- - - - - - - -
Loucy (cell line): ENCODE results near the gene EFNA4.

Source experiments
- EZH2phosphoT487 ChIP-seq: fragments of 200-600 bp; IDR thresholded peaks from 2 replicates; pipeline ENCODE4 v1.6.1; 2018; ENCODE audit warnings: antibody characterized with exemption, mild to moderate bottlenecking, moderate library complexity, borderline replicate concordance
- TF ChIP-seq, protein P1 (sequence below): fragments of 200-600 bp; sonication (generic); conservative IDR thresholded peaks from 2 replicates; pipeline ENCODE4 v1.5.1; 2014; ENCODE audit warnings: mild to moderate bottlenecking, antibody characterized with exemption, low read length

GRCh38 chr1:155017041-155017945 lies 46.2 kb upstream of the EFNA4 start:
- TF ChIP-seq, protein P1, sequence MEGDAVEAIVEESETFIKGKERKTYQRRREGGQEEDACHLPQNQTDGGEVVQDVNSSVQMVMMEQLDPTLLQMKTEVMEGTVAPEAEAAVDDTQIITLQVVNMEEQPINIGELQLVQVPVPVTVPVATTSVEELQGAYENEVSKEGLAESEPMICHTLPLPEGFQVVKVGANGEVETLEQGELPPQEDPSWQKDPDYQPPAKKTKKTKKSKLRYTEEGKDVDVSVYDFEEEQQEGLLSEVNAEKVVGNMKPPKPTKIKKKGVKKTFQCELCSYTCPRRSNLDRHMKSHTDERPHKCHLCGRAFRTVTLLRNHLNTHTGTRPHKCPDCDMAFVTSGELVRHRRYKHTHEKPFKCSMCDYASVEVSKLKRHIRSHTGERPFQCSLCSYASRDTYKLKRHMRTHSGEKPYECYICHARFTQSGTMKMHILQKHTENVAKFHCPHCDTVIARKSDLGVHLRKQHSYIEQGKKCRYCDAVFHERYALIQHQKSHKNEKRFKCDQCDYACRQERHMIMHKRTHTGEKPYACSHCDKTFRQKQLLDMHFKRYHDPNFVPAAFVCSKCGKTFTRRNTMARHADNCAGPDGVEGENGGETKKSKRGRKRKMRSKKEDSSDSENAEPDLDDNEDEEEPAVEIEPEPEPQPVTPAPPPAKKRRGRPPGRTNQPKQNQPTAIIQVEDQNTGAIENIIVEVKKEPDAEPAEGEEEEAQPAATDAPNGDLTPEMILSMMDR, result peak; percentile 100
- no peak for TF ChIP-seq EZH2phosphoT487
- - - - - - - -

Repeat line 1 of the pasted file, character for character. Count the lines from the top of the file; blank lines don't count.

Loucy (cell line): ENCODE results near the gene EFNA4.